Buying a car is one of the biggest purchases you’ll make. However, once you have bought your car, you have to keep it on the road. It’s important to think about how much this is going to cost in the long run.


Work out your budget for buying a car

Your budget will determine whether you can buy new or used and how much you can afford in running costs.

It’s crucial you’re realistic about your budget. Over-extending yourself can lead to problems later on – particularly if you have little or no savings and your income drops unexpectedly.

Use our simple Budget planner to work out how much you can afford to spend buying a car. It takes just a few minutes.

Use our Quick cash finder to discover how much you could start saving towards your new car. It only takes five minutes.


Work out the running costs

Once you’ve worked out how much you can afford to spend buying your car, make sure you can also afford to run it.
It’s worth bearing in mind UK motorists spend an average of £3,500 a year on running costs. (Source: survey by Webuyanycar.com, November 2013.)
If you know the different types of running costs to allow for and just need help calculating them, try using the calculator on the This is Money website.
Used cars can often cost more to run than new cars - if you don’t take depreciation into account.
As a basic comparison, here is an example of running costs for a used car and a new car in Year 1 after purchase.

For help working out a car’s running costs, try our Car costs calculator tool.


Used car running costs, Year 1

£4,526 per year, made up of:
£919 – fuel based on 10,000 miles per year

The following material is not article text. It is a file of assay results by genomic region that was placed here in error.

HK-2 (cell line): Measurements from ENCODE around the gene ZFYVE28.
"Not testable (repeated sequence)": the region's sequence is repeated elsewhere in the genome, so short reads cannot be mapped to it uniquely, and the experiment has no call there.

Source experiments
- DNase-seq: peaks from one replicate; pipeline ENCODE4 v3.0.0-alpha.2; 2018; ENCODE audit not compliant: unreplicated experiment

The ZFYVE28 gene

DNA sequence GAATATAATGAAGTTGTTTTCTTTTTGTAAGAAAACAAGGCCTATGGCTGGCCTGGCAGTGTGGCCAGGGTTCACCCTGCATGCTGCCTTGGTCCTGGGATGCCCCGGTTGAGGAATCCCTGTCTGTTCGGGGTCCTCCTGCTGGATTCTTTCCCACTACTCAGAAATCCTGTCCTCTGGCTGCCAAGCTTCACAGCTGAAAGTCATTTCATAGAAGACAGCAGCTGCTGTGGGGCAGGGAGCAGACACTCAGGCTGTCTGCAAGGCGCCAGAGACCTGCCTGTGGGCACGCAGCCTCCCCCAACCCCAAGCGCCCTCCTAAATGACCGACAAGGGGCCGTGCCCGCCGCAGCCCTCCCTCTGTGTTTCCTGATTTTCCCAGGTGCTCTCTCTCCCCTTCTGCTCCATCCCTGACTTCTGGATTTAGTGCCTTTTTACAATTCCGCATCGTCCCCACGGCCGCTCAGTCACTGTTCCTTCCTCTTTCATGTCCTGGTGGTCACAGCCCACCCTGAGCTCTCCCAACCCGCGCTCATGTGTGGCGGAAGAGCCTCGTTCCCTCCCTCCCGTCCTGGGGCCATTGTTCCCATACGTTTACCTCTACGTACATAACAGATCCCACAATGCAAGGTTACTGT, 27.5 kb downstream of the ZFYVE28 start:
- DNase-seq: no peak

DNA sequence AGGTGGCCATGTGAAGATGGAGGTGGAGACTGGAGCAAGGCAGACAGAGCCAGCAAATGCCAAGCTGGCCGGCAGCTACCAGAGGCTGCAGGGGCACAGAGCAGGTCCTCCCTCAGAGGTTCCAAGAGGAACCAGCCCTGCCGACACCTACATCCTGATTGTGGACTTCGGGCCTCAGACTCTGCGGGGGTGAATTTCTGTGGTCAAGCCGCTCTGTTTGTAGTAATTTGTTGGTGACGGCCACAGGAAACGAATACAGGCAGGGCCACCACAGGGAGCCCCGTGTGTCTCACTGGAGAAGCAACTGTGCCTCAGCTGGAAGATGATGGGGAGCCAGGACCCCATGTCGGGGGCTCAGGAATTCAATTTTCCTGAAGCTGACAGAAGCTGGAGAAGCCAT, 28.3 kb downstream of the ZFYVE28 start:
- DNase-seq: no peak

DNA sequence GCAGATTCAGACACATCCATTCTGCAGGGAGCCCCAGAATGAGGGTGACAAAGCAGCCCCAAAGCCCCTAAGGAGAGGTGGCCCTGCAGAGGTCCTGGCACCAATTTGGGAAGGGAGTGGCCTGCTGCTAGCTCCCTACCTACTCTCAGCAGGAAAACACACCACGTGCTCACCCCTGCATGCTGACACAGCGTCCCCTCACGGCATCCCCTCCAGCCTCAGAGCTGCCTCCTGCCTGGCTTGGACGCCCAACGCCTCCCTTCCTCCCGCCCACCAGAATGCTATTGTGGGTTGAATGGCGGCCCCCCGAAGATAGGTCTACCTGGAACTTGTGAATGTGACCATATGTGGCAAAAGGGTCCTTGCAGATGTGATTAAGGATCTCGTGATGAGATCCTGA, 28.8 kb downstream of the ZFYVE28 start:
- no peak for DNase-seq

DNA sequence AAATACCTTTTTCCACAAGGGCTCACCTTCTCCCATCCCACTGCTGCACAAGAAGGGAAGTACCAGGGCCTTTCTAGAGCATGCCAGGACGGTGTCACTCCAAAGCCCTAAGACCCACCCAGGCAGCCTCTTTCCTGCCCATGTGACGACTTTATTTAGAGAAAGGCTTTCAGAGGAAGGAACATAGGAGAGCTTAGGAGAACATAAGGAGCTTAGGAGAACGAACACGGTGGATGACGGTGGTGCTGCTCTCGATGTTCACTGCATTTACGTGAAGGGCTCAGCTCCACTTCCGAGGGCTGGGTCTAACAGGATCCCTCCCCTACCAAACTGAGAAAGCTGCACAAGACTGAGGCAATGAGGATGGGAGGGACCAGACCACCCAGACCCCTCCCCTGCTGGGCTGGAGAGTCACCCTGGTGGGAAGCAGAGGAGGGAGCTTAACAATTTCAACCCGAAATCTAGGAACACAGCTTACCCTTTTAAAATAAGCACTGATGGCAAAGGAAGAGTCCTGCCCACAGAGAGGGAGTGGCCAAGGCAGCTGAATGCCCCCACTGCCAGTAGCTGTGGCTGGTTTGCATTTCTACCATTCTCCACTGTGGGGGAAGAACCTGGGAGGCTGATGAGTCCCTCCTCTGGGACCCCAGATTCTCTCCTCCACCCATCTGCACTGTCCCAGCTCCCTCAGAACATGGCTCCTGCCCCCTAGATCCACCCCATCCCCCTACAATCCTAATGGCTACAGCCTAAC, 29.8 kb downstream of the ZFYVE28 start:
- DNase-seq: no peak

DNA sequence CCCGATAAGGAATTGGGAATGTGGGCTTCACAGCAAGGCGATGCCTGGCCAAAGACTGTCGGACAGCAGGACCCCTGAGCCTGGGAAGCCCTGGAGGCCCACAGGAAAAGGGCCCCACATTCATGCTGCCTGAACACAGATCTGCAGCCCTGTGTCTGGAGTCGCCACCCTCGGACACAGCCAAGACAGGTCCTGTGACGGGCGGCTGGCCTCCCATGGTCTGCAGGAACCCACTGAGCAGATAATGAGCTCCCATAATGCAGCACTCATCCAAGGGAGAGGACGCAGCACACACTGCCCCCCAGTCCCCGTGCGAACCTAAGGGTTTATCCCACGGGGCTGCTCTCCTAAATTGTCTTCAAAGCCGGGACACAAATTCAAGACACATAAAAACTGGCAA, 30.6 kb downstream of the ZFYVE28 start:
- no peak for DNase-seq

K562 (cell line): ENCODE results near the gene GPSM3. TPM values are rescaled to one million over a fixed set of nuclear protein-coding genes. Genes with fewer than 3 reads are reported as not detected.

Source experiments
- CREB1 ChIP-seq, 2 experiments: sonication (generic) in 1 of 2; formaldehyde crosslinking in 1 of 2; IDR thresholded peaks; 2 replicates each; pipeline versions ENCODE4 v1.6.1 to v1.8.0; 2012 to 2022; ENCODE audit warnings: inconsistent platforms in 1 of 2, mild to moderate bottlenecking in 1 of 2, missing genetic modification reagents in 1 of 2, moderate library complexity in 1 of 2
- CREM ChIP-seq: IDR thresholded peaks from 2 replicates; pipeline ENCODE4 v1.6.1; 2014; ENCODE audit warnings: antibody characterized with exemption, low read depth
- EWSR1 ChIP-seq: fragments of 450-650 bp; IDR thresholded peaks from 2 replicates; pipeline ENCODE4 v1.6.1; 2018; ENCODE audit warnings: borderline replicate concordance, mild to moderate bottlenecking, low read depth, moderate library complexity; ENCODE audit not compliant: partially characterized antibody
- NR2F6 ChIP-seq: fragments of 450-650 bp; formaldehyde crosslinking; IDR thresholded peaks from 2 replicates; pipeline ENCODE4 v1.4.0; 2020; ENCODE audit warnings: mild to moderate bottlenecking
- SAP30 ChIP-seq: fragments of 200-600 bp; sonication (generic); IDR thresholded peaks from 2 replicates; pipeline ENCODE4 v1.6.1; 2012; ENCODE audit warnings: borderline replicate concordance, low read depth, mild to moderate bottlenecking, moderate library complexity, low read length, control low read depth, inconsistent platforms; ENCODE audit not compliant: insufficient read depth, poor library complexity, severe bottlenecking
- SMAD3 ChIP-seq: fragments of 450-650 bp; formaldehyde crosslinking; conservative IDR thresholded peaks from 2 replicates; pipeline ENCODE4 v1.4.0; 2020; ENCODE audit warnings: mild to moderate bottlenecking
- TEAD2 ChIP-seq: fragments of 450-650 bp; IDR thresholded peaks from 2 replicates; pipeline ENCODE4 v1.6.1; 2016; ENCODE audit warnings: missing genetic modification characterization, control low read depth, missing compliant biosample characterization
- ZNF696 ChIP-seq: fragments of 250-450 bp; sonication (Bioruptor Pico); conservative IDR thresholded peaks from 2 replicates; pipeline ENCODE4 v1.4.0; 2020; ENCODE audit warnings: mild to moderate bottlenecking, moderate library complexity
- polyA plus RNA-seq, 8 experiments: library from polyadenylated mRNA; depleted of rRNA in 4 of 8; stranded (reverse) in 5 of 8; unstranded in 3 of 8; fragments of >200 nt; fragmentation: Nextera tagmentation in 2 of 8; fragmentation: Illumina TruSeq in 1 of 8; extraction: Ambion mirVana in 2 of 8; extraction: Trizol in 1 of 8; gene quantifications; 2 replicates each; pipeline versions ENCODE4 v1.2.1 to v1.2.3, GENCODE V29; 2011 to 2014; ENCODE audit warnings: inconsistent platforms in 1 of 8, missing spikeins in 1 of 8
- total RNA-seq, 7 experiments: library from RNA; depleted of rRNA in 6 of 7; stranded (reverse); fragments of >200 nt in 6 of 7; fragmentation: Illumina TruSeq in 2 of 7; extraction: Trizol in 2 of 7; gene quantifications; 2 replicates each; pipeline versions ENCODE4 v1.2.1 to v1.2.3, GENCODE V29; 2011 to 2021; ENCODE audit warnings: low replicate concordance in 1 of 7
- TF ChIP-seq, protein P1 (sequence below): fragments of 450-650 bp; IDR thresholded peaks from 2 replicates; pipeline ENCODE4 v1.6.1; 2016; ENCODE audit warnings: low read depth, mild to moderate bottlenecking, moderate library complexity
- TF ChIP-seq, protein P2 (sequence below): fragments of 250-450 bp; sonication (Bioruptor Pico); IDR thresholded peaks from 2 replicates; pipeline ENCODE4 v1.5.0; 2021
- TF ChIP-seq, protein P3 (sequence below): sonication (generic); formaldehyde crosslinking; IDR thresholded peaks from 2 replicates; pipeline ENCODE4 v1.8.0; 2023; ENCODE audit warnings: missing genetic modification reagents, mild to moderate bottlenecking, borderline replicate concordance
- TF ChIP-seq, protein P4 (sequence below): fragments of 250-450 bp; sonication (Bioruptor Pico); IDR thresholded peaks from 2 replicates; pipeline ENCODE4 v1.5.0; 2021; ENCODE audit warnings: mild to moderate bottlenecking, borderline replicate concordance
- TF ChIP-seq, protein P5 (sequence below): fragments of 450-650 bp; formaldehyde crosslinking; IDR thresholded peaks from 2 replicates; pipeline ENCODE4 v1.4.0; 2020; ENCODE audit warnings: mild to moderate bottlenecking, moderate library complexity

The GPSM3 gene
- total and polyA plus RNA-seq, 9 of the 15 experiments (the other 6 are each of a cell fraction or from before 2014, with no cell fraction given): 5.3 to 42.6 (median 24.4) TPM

£500 – insurance
£642 – servicing/maintenance
£20 – vehicle tax
£2,445 – estimated annual depreciation

New car running costs, Year 1

£9,264 per year, made up of:
£919 – fuel based on 10,000 miles per year
£500 – insurance
£300 – servicing/maintenance
£10 – vehicle tax per year
£7,600 – estimated annual depreciation

The figures above are based on a new car worth £14,000 and a comparable 2011 used car with low mileage.
So although the used car costs more to run, the new car will lose more of its value during the year.

Find out more about how car depreciation works.


How to find the right car

Unless you already have a car in mind, you should start by looking:

  • In car magazines
  • At cars on the road
  • On motoring website
  • At your local car dealers.

You could also ask friends, family and work colleagues for recommendations.
Don’t let your heart rule your head. If you can’t afford your dream new car, consider a nearly new or used car.
Find out more about nearly new cars on the Which? Car website.


Top 10 questions to ask yourself

Now you’ve made sure you can afford a car, it’s time to find out what you can buy within your budget.
But first, ask yourself the following questions, all of which are essential when choosing your next car:

  • What length of warranty am I looking for?
  • Do I want one of the safest cars on the road?
  • Do I want a car which will hold its value well?
  • Does my car need to be able to tow a caravan?
  • Would I like to buy one of the most reliable cars?
  • Do I need to be sure the car will fit in my garage?
  • Will I normally be driving short distances or longer journeys?
  • Do I want my car to be environmentally-friendly and economical?
  • How much space do I need for passengers, including perhaps a dog?
  • Do I need to keep running costs such as tax, insurance and fuel to a minimum?


Comparing cars

To help you decide which car would be right for you, the following websites publish regular reviews of: